Yes, We Can Blame People For Their Feelings, Not Just Their Actions

“You can’t blame people for how they feel, only for what they do.” “You have every right to be offended, but you don’t have the right to censor others just because you’re offended.” In this post and the next one, I want to explain why I think these two common moral sentiments are quite mistaken—or, [Read More...]

On Not-Pologies, Forgiveness, and Gelato

Kinds of Forgiveness Let’s start with the theoretical. How should we characterize forgiveness, and when and why should we forgive people? Full forgiveness involves three things: 1. Waiving all just moral and/or legal penalties, including all forms of restitution and compensation, that we would normally demand for wrongdoing. 2. Restoring amicable emotional, social, and/or professional [Read More...]

Answering Objections From A Moral Nihilist

Earlier today I explained why moral nihilism is self-contradictory in reply to a comment by thedudediogenes on my earlier attack on moral nihilism from last Friday. thedudediogenes also wrote: How I look at morality is influenced most strongly by Nietzsche, Mackie, Leiter, Garner, Greene and Blackford. I think we project our moral sentiments onto the world. [Read More...]

Why Moral Nihilism Is Self-Contradictory

My post against moral nihilism on Friday received many stimulating replies. I hope to address those replies, or their general concerns, as there is time and occasion in future posts. In this post–and in another I have written for later today–I want to start by answering thedudediogenes. He is the most seemingly self-conscious moral nihilist [Read More...]

Thinking According To Scale

PZ and Crommunist offer nice denunciations of the significance of a graphic which has been going around the internet which concludes that the chance of any given individual alive today ever existing was 1 in 102,685,000.  Below the fold is the graphic, key snippets of their remarks and the lesson to draw for how we should consider [Read More...]

A Philosophical Polemic Against Moral Nihilism

Jesse is undeterred by my argument that at least some of our moralities (or elements of them) can be objectively defended even though the physical universe (taken as an entirety) does not care about them: Daniel– I haven’t gone deeply enough through the other posts you linked to, and I will — but I think [Read More...]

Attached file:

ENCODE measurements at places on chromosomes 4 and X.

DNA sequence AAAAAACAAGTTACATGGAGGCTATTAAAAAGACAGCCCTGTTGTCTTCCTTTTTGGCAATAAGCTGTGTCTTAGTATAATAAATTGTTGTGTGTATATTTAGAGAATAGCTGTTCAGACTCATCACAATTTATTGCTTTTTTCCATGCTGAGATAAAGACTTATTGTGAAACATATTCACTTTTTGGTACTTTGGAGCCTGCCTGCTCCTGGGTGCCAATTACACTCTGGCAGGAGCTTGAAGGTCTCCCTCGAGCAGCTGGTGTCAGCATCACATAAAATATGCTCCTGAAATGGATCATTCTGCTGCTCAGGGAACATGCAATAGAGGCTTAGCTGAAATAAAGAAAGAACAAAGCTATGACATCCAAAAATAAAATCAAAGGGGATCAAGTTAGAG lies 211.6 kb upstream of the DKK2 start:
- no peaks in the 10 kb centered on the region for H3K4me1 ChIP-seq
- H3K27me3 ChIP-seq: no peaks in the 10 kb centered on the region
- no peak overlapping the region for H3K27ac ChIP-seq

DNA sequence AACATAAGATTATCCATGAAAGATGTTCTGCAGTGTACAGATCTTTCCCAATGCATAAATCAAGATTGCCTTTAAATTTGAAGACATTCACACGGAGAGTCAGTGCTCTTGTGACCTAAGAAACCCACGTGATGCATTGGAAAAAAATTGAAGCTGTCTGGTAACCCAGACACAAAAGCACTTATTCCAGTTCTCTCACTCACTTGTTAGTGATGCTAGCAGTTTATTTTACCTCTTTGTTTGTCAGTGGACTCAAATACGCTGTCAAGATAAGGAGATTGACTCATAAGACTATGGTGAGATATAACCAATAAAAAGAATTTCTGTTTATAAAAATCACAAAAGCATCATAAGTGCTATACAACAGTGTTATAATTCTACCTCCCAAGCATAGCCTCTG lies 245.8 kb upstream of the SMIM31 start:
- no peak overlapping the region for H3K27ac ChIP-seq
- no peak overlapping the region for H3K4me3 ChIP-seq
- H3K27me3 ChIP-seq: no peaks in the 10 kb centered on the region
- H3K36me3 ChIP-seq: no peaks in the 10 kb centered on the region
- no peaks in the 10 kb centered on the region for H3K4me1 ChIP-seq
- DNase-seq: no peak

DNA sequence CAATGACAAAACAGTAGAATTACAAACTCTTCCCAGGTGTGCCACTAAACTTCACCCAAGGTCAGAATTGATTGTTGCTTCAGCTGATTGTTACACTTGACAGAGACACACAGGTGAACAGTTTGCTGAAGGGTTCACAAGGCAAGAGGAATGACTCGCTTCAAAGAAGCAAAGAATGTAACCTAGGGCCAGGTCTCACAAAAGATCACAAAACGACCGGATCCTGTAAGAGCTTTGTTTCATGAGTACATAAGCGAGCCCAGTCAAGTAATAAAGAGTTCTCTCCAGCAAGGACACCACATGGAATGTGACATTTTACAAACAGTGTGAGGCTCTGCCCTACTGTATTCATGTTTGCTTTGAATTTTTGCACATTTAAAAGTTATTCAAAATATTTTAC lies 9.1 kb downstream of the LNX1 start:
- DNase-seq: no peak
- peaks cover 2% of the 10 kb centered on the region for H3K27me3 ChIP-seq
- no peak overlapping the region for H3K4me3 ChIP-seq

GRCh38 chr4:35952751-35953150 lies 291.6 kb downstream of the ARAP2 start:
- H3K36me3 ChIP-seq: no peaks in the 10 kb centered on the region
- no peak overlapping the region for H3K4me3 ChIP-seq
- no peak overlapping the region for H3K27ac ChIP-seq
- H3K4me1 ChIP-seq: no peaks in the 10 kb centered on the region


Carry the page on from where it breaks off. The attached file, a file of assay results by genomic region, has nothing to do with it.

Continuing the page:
Why Be Morally Dutiful, Fair, or Self-Sacrificing If The Ethical Life Is About Power?

I argue in my moral philosophy that our highest ethical goods are to maximally flourish in our power and in our will to power. When I say this, many immediately assume that my ethics must be quite at odds with the sorts of concerns for selfless respect for duty and for the autonomy of all [Read More...]

The Universe Does Not Care About Our Morality. But So What?

Towards the end of my dialogue on immoralism, I discussed, through the voice of one of my characters, my view that there can be relatively objective moralities. In reply, Jesse writes: I saw your post on objective goods and it till doesn’t work for me. I still get back to the question of what an [Read More...]

Emma Goldman's "The Victims of Morality"

In reply to my dialogue which I posted this morning examining what I perceive to be immoralism’s important contributions to moral thinking and its inevitable limits, a reader sent me to investigate Max Stirner and Emma Goldman. I may have something to say about Stirner in the future if time permits. But for now I [Read More...]


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